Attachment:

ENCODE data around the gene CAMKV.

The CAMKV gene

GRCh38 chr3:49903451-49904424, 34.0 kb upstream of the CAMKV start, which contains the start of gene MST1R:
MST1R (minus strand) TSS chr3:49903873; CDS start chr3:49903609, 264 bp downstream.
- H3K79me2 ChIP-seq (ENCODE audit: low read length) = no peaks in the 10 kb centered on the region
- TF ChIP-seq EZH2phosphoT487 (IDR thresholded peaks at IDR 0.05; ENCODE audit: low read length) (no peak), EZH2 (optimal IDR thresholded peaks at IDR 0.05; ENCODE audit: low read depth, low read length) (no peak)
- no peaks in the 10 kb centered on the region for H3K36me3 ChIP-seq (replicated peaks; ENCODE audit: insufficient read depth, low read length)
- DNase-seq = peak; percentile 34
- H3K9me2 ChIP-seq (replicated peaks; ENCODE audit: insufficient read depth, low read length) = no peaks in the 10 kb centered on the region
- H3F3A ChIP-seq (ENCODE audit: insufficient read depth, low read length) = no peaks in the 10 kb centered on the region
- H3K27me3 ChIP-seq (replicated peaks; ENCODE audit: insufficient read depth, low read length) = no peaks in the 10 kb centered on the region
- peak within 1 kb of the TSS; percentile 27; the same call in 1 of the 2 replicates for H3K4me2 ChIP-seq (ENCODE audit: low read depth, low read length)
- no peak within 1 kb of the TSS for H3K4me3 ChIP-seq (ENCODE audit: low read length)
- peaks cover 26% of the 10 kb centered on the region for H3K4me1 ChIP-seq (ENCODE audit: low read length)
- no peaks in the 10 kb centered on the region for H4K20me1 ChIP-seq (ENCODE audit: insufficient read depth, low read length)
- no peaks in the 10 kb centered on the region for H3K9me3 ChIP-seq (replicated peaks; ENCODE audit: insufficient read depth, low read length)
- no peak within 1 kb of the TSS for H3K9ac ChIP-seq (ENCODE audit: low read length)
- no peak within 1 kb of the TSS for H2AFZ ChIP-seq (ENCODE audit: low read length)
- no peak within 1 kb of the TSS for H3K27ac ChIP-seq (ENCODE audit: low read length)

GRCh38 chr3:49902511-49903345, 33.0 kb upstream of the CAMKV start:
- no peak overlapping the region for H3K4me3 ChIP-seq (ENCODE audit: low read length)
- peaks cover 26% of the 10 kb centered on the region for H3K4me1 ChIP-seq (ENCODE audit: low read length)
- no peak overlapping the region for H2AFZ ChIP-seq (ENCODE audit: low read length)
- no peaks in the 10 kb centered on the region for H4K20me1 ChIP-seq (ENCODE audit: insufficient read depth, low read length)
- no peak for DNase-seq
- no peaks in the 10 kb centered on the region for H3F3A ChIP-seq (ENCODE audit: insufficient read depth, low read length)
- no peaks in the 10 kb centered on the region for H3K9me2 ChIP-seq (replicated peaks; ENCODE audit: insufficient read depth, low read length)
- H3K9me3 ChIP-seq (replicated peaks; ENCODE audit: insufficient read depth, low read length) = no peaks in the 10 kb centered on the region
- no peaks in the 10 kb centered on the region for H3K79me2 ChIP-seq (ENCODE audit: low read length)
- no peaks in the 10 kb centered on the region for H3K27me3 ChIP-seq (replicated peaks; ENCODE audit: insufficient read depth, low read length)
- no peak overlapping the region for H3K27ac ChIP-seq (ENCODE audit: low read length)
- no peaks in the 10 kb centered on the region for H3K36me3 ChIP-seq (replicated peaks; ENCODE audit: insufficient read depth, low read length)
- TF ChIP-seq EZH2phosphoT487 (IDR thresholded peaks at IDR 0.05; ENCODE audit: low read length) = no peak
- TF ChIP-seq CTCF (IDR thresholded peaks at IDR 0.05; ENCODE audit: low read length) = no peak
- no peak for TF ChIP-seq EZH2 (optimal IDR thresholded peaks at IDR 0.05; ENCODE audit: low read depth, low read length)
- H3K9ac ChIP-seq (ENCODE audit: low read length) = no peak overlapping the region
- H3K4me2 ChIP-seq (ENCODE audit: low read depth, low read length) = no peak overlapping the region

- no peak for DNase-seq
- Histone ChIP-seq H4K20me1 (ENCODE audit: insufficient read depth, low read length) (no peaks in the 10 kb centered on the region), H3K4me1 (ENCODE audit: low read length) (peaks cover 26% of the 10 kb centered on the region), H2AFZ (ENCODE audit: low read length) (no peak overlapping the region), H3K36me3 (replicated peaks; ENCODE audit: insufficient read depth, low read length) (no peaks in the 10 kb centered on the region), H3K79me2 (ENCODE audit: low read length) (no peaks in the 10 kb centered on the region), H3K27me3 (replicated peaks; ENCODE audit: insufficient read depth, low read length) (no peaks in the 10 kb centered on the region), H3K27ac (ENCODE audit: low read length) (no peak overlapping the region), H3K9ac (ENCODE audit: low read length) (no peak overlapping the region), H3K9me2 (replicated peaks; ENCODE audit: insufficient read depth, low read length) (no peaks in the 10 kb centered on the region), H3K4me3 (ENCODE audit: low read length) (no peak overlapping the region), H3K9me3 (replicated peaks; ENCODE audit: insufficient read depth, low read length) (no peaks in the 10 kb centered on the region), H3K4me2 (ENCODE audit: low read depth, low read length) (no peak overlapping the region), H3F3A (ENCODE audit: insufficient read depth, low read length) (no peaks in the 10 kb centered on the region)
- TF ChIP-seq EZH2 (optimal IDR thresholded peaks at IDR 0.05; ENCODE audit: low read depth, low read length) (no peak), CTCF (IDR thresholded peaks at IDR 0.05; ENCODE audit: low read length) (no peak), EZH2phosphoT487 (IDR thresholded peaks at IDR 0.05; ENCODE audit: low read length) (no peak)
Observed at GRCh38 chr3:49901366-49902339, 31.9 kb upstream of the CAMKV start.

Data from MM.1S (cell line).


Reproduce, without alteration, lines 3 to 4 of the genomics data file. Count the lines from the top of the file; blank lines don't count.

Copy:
GRCh38 chr3:49903451-49904424, 34.0 kb upstream of the CAMKV start, which contains the start of gene MST1R:
MST1R (minus strand) TSS chr3:49903873; CDS start chr3:49903609, 264 bp downstream.